The Fourth Wall
Doctor’s mini-season continued in February
2012 with "The Fourth Wall", by John Dorney,
in which The Doctor and Flip Jackson arrive on the
Fourth Wall" is a cautionary tale about not getting
too involved with our entertainment!’, John Dorney
has revealed, ‘and offers something of a
baptism of fire for Flip as her tendency to not look
she leaps leads to her paying a heavy penalty. Saying
anything more would spoil it... let's just add that
you shouldn't get complacent when listening. The light
tone is very much about leading you into a false sense
of security. Make no mistake something awful is about
to happen. It's a story that's been in my head for
ages and it's great to finally get a chance to tell
it. I came up with the concept for the monsters about
20 years ago and have never quite let them go. I'm
delighted to be writing it for Colin, who I adored
on TV and has always been my favourite audio Doctor,
and the lovely Lisa, who's character is so fresh and
vibrant and just plain fun to write for’.
Fourth Wall" is about writers, and writers' responsibilities
to their characters. There were various things that
went into that melting pot, but one was an awful film
I saw where people were gleefully massacred, and I
found it a little uncomfortable. It made me wonder
why Die Hard worked, whereas that didn't.
It felt like the writer didn't have enough respect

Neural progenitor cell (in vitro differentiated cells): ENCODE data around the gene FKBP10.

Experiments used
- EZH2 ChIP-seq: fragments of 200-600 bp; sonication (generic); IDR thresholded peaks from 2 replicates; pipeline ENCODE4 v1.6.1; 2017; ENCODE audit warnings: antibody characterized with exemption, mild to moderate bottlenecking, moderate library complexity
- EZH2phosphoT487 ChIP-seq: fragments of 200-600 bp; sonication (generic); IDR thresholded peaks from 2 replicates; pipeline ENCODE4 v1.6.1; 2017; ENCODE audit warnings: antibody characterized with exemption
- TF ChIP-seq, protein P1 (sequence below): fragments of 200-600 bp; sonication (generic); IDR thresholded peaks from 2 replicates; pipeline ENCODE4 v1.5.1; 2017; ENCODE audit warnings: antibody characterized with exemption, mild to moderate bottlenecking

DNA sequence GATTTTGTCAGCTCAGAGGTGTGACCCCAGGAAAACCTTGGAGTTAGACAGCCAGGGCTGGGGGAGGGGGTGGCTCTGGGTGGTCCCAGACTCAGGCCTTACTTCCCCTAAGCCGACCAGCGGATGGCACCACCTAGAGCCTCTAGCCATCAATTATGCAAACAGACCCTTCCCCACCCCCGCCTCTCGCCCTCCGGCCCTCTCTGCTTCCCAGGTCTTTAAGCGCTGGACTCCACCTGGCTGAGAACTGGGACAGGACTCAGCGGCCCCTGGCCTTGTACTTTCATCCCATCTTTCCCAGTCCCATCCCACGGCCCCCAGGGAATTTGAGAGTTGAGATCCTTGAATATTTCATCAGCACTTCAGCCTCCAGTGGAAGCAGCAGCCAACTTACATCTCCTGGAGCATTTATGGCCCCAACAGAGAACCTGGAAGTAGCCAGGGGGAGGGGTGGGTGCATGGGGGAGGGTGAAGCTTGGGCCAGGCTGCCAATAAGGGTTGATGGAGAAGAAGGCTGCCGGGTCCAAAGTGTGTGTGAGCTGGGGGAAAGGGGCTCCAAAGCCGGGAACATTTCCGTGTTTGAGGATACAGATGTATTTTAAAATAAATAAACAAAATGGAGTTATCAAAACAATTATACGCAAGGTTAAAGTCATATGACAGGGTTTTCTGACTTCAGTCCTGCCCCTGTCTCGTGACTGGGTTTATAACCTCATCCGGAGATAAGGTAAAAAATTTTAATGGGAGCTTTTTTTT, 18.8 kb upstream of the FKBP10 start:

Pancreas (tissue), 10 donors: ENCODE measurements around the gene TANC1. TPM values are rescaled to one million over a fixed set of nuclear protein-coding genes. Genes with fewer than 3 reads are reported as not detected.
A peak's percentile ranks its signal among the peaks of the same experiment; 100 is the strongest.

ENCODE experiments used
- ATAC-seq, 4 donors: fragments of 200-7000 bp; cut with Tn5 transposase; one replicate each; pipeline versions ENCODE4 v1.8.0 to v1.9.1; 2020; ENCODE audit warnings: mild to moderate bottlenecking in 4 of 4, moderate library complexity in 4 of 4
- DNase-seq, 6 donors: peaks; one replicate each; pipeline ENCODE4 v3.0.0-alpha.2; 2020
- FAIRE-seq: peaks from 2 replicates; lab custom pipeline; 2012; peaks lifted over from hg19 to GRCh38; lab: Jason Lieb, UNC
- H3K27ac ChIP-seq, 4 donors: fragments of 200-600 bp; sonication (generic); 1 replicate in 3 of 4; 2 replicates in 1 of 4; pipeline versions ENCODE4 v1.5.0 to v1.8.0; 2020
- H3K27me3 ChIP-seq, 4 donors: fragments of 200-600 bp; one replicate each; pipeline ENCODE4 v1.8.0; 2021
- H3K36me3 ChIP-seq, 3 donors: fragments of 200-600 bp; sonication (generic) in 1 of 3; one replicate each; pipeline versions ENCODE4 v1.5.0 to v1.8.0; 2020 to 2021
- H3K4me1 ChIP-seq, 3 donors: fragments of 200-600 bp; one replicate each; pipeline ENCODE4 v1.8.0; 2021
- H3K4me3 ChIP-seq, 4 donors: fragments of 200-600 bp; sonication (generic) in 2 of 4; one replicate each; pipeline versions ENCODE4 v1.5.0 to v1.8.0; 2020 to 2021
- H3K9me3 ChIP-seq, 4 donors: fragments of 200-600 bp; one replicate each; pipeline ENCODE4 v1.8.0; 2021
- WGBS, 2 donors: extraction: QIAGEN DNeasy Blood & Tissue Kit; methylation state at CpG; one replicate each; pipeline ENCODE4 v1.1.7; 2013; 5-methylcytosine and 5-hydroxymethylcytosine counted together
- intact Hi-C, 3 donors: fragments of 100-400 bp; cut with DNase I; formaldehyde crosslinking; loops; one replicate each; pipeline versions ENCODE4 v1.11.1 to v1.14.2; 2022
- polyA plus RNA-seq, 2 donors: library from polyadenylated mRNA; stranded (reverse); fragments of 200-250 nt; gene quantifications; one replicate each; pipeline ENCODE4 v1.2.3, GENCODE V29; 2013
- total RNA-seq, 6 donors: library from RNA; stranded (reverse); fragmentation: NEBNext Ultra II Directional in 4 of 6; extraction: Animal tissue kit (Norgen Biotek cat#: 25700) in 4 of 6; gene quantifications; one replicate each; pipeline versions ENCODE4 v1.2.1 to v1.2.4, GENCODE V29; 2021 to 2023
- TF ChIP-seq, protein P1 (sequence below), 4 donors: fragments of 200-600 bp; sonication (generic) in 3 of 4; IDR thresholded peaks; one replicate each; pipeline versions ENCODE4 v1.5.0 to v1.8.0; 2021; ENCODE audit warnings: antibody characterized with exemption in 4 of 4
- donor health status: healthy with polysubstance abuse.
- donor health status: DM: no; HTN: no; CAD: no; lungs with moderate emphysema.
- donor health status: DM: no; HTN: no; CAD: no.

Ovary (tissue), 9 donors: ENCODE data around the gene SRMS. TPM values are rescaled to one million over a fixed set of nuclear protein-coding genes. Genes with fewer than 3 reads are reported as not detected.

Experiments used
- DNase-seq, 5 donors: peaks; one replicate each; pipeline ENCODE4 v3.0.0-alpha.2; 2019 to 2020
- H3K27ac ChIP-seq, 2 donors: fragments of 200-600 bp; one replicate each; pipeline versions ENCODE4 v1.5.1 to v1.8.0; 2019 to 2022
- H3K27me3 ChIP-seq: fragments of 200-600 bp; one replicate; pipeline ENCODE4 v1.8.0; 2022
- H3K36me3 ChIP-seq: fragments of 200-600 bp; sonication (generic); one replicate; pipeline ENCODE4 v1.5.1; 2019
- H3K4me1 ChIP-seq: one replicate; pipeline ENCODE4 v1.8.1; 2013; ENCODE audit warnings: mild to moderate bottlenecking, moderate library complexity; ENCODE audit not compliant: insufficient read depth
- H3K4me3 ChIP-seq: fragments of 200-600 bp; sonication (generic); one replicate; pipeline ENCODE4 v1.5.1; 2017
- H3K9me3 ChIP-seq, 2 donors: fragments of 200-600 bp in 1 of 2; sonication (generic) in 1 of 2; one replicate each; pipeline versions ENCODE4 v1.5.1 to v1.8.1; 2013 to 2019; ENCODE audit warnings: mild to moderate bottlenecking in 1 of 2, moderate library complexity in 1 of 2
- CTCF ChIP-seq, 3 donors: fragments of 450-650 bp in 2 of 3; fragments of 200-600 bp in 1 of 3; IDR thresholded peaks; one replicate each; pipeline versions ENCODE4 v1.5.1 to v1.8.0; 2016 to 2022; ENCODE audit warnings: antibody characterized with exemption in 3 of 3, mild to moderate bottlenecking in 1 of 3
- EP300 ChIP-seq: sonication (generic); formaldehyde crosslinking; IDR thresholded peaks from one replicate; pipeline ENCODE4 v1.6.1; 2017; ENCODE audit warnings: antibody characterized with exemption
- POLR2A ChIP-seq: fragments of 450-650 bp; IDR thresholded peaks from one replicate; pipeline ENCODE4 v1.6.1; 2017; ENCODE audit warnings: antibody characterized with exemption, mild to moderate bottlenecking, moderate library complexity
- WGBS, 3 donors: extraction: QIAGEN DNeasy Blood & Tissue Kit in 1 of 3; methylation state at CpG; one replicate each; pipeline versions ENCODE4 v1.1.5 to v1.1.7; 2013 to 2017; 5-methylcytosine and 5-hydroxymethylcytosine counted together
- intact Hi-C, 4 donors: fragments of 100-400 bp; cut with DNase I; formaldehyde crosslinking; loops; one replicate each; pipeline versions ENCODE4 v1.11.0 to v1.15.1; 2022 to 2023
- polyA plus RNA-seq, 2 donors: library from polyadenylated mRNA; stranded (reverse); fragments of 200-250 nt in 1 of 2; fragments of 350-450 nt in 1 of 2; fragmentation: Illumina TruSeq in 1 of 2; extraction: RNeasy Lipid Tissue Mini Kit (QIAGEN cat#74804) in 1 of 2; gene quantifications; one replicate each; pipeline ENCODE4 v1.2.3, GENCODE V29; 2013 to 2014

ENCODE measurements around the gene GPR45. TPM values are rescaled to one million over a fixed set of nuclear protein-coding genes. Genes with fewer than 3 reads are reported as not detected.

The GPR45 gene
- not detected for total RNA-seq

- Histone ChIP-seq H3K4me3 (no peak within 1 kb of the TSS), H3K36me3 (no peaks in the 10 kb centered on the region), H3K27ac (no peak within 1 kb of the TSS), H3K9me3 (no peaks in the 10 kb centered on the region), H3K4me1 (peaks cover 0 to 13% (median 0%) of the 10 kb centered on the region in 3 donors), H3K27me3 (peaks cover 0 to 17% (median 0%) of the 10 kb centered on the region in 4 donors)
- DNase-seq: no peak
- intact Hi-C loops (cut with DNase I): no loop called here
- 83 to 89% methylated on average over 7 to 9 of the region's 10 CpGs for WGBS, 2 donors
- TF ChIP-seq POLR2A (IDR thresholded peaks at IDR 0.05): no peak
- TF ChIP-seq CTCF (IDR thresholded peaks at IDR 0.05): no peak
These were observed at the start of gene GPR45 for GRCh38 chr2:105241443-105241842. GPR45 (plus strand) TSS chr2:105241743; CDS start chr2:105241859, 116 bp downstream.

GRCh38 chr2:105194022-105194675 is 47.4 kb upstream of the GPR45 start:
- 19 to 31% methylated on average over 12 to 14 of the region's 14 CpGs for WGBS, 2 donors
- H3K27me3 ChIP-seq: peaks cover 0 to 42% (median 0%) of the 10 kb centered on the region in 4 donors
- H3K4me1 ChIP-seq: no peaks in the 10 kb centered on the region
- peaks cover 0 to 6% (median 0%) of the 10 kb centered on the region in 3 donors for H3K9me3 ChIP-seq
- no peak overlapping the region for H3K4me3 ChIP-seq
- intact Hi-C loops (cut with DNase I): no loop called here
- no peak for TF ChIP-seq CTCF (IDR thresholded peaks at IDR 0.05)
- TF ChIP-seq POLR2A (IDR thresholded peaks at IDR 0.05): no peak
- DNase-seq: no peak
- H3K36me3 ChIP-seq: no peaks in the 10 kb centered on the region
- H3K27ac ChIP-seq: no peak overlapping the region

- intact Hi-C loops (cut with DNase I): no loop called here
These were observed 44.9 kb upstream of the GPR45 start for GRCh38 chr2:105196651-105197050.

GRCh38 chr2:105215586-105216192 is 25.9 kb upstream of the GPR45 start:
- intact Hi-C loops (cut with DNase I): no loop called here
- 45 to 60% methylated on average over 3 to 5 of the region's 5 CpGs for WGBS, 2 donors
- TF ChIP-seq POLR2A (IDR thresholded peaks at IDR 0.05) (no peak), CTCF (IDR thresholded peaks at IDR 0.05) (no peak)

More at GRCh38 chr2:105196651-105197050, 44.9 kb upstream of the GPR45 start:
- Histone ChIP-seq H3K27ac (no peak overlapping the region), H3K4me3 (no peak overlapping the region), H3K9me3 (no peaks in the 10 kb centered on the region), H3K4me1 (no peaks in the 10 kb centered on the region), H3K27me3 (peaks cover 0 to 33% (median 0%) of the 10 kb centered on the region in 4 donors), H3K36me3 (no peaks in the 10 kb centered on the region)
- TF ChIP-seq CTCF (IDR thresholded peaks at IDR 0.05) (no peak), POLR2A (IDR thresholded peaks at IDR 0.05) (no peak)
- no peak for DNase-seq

for the characters.
So "The Fourth Wall" is about writers' responsibilities
to the fiction they create. It's also about the oddity
of action as entertainment, and it has its cake and
eats it in that it's a Doctor Who story which
kind of sends up what Doctor Who does’.
is a black comedy, first and foremost. It's probably
the most explicitly comedic Doctor Who I've
done. But at the same time, it's bleak - there
very nasty stuff that happens in it. I think
the series is at its best when it's got a comedic
edge. I've always thought The Doctor is largely
a comic character. That said, I found it hard
to write jokes for Colin, which I found surprising;
there's a degree to which the humour of his Doctor
is more a response to him rather than anything
he says. The reason The Fourth Wall became comic
is because actors are inherently comical, and
the monsters in it, you couldn't do straight,
because they're quite extreme and broad’.
has been revealed that one of the John Dorney’s
highlights of writing this story was dealing with
the Sixth Doctor's newest companion. ‘I
adored writing Flip. I wish I'd been able to write
for her, actually. She just comes in, doesn't take
any prisoners, and she's just fun. An easy character
guest cast joining Colin Baker, as the Sixth
Doctor, and Lisa Greenwood, as Flip Jackson,
for this story includes: Julian Wadham (The
English Patient, Downton Abbey) as Augustus
Scullop, while Yasmin Bannerman (Jabe the
Tree in the 2005 Ninth
Doctor story "The
End of the World") plays Dr Helen Shepherd.
Also starring are: Hywel Morgan, Martin Hutson,
Tilly Gaunt, Kim Wall and Henry Devas.
This story has been
directed by Nicholas Briggs and was recorded on the
14th and 25th June 2011.
- Featuring the Sixth
Doctor and Flip Jackson.
- Serial Number: 7C/NAB
- Number of Episodes: 4
- Cover Length: 120 minutes
- Episode Lengths: 1 = 30'07", 2 =
29'57", 3 = 32'13", 4 = 34'02"
- Total Length: 126'19"
- Also features 22 minutes of trailers, music
and special behind-the-scenes interviews with
cast and producers
- This story takes place between "The
Trial of a Time Lord (The
Ultimate Foe)" and "Time
and the Rani".
- Cover Illustration: Simon Holub